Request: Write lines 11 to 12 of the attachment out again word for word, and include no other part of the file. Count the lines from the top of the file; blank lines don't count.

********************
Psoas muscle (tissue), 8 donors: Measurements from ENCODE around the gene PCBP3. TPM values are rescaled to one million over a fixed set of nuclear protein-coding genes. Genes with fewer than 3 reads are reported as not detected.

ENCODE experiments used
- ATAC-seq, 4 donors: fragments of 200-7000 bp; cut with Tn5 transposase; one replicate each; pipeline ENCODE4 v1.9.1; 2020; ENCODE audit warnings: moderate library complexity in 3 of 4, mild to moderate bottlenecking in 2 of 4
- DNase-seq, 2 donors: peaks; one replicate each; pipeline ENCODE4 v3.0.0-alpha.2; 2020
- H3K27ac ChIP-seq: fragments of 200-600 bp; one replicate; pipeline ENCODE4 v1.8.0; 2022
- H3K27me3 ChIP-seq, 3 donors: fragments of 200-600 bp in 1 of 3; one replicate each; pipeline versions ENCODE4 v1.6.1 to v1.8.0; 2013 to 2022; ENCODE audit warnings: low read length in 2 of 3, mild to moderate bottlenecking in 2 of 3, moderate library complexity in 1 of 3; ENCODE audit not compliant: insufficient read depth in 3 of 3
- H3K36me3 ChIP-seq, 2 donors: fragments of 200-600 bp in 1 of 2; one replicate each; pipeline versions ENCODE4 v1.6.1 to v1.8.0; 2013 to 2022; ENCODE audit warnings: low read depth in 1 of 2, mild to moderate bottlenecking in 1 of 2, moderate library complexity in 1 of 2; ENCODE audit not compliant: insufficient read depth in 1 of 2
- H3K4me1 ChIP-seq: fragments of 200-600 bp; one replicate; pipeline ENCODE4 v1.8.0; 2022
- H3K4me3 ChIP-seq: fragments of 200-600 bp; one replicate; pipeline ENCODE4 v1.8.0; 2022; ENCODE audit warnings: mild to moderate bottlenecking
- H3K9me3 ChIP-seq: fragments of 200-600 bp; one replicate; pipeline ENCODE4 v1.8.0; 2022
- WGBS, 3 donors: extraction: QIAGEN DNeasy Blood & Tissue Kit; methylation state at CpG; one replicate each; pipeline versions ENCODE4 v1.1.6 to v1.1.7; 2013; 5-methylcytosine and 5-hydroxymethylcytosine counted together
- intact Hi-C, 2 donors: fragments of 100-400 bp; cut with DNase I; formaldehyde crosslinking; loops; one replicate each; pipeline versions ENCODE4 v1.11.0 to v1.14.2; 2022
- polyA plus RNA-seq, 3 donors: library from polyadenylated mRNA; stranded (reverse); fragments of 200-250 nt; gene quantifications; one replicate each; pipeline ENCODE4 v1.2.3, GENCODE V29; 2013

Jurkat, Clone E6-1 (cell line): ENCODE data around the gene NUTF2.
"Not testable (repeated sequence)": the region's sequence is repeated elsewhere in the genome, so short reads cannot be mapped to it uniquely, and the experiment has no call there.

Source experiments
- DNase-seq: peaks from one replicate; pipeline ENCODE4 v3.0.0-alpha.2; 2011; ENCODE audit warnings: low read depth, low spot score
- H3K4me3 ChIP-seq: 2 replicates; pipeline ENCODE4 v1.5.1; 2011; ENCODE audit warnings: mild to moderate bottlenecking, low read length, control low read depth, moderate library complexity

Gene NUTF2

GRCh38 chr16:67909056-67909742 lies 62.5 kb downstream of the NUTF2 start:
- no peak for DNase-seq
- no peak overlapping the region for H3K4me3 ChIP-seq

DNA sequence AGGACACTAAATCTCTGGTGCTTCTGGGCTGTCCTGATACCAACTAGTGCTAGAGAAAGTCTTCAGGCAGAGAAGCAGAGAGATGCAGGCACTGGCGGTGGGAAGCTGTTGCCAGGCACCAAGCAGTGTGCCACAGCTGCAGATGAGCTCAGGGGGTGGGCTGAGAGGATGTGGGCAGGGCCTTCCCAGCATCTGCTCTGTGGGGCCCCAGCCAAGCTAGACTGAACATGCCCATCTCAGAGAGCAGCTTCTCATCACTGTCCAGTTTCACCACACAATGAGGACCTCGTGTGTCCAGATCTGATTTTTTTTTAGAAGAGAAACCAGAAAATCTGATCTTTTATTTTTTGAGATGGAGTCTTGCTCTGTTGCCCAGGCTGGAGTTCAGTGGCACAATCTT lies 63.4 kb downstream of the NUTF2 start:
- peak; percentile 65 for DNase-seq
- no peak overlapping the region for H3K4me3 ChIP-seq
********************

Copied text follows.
- WGBS, 3 donors: extraction: QIAGEN DNeasy Blood & Tissue Kit; methylation state at CpG; one replicate each; pipeline versions ENCODE4 v1.1.6 to v1.1.7; 2013; 5-methylcytosine and 5-hydroxymethylcytosine counted together
- intact Hi-C, 2 donors: fragments of 100-400 bp; cut with DNase I; formaldehyde crosslinking; loops; one replicate each; pipeline versions ENCODE4 v1.11.0 to v1.14.2; 2022